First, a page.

Bone Infarct

Topic updated on 03/06/14 7:59pm
  • Overview
    • bone infarcts are often thought to be in the same spectrum of disease as osteonecrosis
    • occurs within the metaphysis or diaphysis of long bone
  • Epidemiology & Incidence
    • similar risk factors as those seen in osteonecrosis
      • trauma, sickle cell disease, connective tissue disorders, Gaucher's disease, steroid use
  • Mechanism
    • interruption of blood supply by intrinsic or extrinsic factors
  • Symptoms
    • usually asymptomatic
      • often found when imaging the extremities for other reasons
  • Radiographs  
    • medullary lesion of sheet-like central lucency surrounded by sclerosis with a serpiginous border  
      • "smoke up the chimney"
  • MRI 
    • key feature is that central signal remains of normal marrow 
    • T1 weighted images
      • peripheral low signal due to grannulation tissue and to lesser extent sclerosis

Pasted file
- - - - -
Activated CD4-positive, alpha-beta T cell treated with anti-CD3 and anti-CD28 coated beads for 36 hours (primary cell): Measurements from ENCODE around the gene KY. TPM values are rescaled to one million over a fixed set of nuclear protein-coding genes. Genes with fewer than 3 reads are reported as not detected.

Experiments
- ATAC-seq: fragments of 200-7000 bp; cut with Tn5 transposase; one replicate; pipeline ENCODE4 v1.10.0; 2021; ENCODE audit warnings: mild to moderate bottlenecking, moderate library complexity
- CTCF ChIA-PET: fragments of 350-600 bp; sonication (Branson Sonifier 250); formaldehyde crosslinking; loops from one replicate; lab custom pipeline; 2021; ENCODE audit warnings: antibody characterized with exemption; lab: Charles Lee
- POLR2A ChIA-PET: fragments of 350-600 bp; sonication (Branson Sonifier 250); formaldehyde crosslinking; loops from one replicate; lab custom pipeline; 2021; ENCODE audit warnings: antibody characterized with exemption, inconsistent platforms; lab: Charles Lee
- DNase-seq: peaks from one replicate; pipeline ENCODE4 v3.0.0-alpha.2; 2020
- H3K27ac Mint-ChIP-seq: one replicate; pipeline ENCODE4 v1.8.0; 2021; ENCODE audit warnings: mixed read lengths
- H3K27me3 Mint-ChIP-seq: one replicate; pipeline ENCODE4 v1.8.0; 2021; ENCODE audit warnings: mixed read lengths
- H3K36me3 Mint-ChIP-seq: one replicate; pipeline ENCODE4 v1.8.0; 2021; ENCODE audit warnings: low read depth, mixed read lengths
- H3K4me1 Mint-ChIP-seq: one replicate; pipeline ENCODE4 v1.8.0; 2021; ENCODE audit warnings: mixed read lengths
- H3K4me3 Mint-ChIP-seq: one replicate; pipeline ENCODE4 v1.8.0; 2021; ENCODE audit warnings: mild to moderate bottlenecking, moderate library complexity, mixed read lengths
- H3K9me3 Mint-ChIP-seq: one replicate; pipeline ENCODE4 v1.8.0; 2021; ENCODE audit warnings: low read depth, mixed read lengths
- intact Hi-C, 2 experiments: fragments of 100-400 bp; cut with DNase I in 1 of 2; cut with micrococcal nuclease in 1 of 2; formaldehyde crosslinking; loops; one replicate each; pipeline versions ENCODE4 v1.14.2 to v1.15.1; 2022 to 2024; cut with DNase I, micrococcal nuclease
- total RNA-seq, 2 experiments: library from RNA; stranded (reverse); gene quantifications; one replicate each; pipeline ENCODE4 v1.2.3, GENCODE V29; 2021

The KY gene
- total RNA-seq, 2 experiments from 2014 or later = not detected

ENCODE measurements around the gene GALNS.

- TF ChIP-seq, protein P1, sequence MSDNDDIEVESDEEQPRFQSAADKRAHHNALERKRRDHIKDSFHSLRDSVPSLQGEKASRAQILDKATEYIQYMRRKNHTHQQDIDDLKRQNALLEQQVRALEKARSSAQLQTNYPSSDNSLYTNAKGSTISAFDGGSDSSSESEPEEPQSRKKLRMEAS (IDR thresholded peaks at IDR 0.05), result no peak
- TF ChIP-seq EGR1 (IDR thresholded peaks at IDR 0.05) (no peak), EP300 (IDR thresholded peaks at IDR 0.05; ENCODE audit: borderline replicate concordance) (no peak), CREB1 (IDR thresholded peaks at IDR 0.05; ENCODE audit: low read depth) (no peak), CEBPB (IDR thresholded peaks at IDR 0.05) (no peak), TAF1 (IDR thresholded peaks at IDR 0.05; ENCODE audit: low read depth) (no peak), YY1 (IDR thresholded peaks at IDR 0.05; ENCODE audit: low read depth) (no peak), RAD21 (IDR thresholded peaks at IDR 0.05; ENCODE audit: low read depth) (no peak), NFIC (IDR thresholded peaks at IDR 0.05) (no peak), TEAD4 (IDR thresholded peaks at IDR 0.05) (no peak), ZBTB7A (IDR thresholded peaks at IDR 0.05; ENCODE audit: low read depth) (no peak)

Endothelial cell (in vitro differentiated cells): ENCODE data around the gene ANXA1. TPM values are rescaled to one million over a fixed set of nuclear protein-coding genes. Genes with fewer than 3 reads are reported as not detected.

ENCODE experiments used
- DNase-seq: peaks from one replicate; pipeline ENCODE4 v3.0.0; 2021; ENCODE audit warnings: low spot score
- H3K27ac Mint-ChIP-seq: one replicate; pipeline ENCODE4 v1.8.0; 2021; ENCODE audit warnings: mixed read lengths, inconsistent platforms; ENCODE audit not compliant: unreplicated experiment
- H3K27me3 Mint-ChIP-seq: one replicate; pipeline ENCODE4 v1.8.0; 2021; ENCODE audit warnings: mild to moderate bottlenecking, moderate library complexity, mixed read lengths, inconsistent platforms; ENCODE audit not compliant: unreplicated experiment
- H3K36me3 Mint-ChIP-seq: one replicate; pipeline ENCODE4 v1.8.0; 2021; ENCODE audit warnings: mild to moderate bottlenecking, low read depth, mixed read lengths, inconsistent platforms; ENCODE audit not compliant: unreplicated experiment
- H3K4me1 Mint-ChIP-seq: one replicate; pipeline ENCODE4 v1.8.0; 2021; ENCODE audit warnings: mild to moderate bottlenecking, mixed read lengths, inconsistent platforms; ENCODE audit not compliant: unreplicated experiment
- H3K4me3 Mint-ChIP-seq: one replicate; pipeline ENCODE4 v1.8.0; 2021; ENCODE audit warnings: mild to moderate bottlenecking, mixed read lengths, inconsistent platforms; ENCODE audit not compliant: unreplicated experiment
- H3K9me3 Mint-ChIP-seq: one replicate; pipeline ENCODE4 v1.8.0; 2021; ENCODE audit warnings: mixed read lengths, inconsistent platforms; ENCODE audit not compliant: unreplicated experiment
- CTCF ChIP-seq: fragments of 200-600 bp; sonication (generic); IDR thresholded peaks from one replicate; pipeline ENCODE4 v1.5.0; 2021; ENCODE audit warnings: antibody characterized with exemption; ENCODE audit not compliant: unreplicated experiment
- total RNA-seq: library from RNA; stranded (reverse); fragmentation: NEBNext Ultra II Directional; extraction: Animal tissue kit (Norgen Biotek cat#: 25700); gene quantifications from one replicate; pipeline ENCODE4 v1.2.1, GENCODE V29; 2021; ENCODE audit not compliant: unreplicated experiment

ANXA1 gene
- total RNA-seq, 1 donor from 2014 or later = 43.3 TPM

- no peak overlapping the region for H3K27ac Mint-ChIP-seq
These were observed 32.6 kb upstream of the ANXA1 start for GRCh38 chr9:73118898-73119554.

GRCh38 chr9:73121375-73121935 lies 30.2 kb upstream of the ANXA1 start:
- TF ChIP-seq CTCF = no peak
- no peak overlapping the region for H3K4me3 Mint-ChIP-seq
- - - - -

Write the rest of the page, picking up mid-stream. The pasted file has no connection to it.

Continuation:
• periphery may enhance post gadolinium
    • T2 weighted images
      • acute infarct may show ill-defined non-specific area of high signal
      • intense inner ring of granulation tissue and a hypointense outer ring of sclerosis
  • Bone Scan
    • cold in early phases
    • hot in late resorptive and revascularisation phase
  • Nonoperative
    • observation
      • indications
        • usually asymptomatic and do not require treatment


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Qbank (1 Questions)

(OBQ08.167) A 45-year-old female twists her knee suddenly while playing tennis. She denies any history of knee pain in the past. Radiographs are shown in Figure A. What is the diagnosis? Topic Review Topic
FIGURES: A          

1. Bone infarct
2. Osteonecrosis
3. Metastatic carcinoma
4. Osteosarcoma
5. Enchondroma


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